In short, the chase nightmare reverberates and elaborates the incomplete self depicted in the Tenochtitlan image.
* * *
Ernesto S., you want to see the image that Adriana, Dion Totec´s wife, saw through the eyehole in her door when secret police officer Comandante Lentes arrived. See above -- Lentes is the incarnation of Tezcatlipoca.
The ancient image is astounding. 99.9% of the world´s population never saw anything like it. Scholars have written scores of texts trying to decipher its meaning. For starters, which foot of Tezcatlipoca is forward, the right or the left? Why that ambiguous posture? Also, there is a mirror covering his right/left foot. A mirror-on-the-foot is clearly a psychological projection; the unconscious is sending a message. What is it? Could it be that when you attempt to think -- to reflect -- in realistic, grounded terms about Tezcatlipoca, he sends you back an image of yourself?
Again, unconscious archetypes are a characteristic of the human psyche; they are the same everywhere. However, different cultures develop them differently. The devil is a case in point. In Western culture, we know what the devil wants: souls. In Aztec culture, on the other hand, nobody ever knew what Tezcatlipoca wanted. Absolutely arbitrary; his actions were incomprehensible; ditto his thoughts. The result is truly worthy of a god: only wonder remains.
One thing is certain: as a hybrid of the devil and the god Fortuna, Tezcatlipoca outdid the Western devil in sheer malevolency. "Pillars of The Sea" ventures an explanation of Tezcatlipoca´s motivation, which was based not only on what is studiously unsaid in Aztec texts and paintings but also on my work with criminal psychopaths in a heavily-guarded, county hospital ward.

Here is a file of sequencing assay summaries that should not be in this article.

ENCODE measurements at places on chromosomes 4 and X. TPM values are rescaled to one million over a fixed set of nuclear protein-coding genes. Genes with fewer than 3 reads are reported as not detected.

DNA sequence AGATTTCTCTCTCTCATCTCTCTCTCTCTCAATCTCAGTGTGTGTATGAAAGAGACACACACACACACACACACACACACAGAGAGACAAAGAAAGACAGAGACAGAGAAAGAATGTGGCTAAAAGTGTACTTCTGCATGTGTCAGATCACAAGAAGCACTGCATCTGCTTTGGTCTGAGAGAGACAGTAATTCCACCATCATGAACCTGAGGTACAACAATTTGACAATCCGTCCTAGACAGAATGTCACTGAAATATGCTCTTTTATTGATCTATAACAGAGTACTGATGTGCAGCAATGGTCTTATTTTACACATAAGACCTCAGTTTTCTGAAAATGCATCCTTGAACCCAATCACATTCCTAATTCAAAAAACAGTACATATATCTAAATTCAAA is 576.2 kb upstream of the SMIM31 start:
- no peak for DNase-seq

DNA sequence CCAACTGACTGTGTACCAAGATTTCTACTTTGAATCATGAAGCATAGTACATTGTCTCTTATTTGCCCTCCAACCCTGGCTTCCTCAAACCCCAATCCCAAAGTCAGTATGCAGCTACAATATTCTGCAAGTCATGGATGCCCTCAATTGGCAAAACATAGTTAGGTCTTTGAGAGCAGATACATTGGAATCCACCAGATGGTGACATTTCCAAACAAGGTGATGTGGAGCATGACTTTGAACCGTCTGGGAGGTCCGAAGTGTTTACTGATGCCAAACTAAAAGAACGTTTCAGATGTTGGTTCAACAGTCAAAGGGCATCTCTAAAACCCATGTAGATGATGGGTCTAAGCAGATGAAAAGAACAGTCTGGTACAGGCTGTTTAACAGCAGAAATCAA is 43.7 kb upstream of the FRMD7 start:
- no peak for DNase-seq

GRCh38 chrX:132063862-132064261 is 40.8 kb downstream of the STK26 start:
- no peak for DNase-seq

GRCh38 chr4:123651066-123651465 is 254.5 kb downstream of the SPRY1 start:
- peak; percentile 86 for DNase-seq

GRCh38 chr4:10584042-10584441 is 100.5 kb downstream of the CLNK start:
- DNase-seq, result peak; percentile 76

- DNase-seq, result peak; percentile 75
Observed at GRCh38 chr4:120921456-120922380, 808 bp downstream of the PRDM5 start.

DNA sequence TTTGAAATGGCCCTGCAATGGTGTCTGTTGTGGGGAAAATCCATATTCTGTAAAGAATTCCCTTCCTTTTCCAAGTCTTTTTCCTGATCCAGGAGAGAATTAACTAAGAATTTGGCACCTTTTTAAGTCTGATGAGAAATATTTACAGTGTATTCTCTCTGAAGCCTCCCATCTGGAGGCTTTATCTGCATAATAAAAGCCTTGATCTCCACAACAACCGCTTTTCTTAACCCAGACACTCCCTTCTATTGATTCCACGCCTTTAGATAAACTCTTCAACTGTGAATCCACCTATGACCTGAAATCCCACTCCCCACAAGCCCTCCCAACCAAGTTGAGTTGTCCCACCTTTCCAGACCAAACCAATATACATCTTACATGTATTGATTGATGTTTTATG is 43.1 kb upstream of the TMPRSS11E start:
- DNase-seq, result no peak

To sum up: the Spanish colonizers´ barbarism toward Indians; the incomplete development of the self and, hence, of self-identification; the chase nightmare as a manifestation of the incomplete self; finally, pre-Columbian archetypes, e.g., Tezcatlipoca, that equal -- in many instances, surpass -- in artistic merit their equivalents in Western culture: the three images are not just the concerns of Ernestina, Manolo and Ernesto. They also explain why "Pillars of The Sea" will not be made into movie in the lifetime of anybody reading these words now, 2013.
For why "Pillars" cannot be produced in Hollywood, see our post of June 17, 2013, "Stupid Movies Explained: One Cylinder Hollywood."
Production of "Pillars" is also impossible in Latin America, but for far deeper, more disturbing reasons...
* * *
"The entire world knows that different indigenous groups have narrative creations (in general, myths, legends, stories) of a great qualitative and quantitative richness. But those ´manifestations´ have not yet entered our ´official´ history of literature; they have been ´rescued´ and ´appreciated´ by anthropologists and folklorists. They are, then, anthropological or folkloric material -- but not literature. They were created in other languages...They belong to ´another world.´ They are not art. That is why they do not appear in any book of literary history, they do not take part in any teaching program; no literary critic, ever, studies them."**
-- Alfonso Carrasco Vintimilla --
The pre-Columbian world has been collected and described down to the most stifling lifeless detail -- cauterized by categorization.
Another world. Exotic, foreign. But why that outcome?
Alfonso Carrasco did not go further. I suspect the reason was the explanation has already been given -- thousands of times. You can shut your eyes and pull a book on Latin American history or culture off the shelf of any library or bookstore and get the same account, albeit with different nuances. The version I use here is Juan Valdano, Identidad y formas de ser de lo ecuatoriano,*** Echeletra Editorial, Quito, Ecuador, 2007. The book is insightful, rigorously researched, compelling; it deserves more attention.
Juan Valdano´s basic conclusion: two worlds, Spanish and Indian, are the central contradiction of Latin America. Those worlds are locked in combat (pp. 70-1).
Two worlds: dos mundos. In "Pillars," Dion Totec goes to a coin shop where we learn that the world-renowned "piece-of-eight" coin (see above), which is the source of the movie´s title, is known in numismatic circles as "Dos Mundos." Both worlds, old and new, are featured on the coin´s Plus Ultra pillars side that enchanted Dion.